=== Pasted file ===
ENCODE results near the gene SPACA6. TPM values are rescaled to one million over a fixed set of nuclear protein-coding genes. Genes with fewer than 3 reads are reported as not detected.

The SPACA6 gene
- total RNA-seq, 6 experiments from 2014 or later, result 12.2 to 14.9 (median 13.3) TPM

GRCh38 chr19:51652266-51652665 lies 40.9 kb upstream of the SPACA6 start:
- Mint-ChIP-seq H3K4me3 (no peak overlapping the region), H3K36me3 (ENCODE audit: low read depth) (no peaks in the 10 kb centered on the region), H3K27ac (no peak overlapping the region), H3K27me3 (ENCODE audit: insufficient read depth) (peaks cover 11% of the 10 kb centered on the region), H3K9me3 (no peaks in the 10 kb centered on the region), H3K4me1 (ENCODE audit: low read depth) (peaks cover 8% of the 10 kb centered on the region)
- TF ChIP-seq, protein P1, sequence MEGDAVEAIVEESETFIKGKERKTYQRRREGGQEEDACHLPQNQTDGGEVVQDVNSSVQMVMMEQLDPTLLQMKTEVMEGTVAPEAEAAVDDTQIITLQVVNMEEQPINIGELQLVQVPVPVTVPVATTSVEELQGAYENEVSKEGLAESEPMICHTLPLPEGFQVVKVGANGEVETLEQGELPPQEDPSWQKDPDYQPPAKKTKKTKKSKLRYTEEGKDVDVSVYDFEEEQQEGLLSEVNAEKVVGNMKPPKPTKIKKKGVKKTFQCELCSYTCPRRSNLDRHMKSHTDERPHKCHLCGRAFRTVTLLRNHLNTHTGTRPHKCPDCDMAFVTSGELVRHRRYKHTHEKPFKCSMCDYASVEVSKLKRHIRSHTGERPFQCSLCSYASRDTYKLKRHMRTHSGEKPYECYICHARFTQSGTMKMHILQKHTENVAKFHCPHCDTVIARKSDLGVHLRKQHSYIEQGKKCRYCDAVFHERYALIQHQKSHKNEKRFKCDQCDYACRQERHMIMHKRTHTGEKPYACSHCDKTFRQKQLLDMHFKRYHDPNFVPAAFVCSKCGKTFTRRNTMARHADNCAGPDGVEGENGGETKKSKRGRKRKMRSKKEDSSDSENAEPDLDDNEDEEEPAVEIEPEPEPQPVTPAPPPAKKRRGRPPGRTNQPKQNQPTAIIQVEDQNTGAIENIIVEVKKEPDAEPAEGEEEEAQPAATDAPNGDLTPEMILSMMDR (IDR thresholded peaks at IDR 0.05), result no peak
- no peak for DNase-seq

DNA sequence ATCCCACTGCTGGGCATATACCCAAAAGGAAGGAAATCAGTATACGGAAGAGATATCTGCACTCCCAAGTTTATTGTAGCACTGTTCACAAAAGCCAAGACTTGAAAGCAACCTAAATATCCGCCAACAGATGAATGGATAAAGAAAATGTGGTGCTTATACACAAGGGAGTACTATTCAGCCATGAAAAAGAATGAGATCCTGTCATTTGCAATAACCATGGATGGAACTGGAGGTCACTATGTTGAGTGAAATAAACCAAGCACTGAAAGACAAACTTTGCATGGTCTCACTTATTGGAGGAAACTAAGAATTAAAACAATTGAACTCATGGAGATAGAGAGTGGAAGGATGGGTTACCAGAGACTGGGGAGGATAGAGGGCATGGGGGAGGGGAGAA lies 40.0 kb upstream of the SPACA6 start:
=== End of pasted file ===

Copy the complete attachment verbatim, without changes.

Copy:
ENCODE results near the gene SPACA6. TPM values are rescaled to one million over a fixed set of nuclear protein-coding genes. Genes with fewer than 3 reads are reported as not detected.

The SPACA6 gene
- total RNA-seq, 6 experiments from 2014 or later, result 12.2 to 14.9 (median 13.3) TPM

GRCh38 chr19:51652266-51652665 lies 40.9 kb upstream of the SPACA6 start:
- Mint-ChIP-seq H3K4me3 (no peak overlapping the region), H3K36me3 (ENCODE audit: low read depth) (no peaks in the 10 kb centered on the region), H3K27ac (no peak overlapping the region), H3K27me3 (ENCODE audit: insufficient read depth) (peaks cover 11% of the 10 kb centered on the region), H3K9me3 (no peaks in the 10 kb centered on the region), H3K4me1 (ENCODE audit: low read depth) (peaks cover 8% of the 10 kb centered on the region)
- TF ChIP-seq, protein P1, sequence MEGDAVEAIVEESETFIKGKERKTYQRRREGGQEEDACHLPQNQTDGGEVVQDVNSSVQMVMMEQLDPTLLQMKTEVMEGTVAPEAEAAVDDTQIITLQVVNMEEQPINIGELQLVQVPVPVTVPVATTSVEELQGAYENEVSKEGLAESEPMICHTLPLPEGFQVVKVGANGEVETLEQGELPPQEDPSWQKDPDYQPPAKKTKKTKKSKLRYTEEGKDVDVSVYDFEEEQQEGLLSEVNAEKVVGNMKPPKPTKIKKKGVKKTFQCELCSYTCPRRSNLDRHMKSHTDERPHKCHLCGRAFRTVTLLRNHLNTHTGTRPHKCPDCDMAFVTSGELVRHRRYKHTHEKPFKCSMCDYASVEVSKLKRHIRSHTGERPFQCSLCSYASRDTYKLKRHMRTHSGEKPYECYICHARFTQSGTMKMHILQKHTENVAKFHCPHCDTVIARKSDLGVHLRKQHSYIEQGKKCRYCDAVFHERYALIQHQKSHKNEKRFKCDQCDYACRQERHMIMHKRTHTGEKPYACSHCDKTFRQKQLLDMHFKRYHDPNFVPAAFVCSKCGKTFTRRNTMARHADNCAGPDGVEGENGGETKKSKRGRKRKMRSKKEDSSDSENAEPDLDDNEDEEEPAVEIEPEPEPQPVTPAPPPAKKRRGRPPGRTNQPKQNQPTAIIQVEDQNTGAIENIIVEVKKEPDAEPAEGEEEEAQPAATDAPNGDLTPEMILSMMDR (IDR thresholded peaks at IDR 0.05), result no peak
- no peak for DNase-seq

DNA sequence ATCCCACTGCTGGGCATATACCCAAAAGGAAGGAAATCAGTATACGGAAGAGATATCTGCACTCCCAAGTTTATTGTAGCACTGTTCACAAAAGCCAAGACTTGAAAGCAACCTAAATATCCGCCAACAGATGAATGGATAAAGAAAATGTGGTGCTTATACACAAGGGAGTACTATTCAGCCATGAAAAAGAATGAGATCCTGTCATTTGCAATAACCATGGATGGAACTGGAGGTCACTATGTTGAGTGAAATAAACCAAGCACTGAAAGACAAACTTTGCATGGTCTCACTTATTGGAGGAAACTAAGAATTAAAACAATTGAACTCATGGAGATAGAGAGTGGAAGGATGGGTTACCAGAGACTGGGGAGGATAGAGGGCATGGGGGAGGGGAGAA lies 40.0 kb upstream of the SPACA6 start: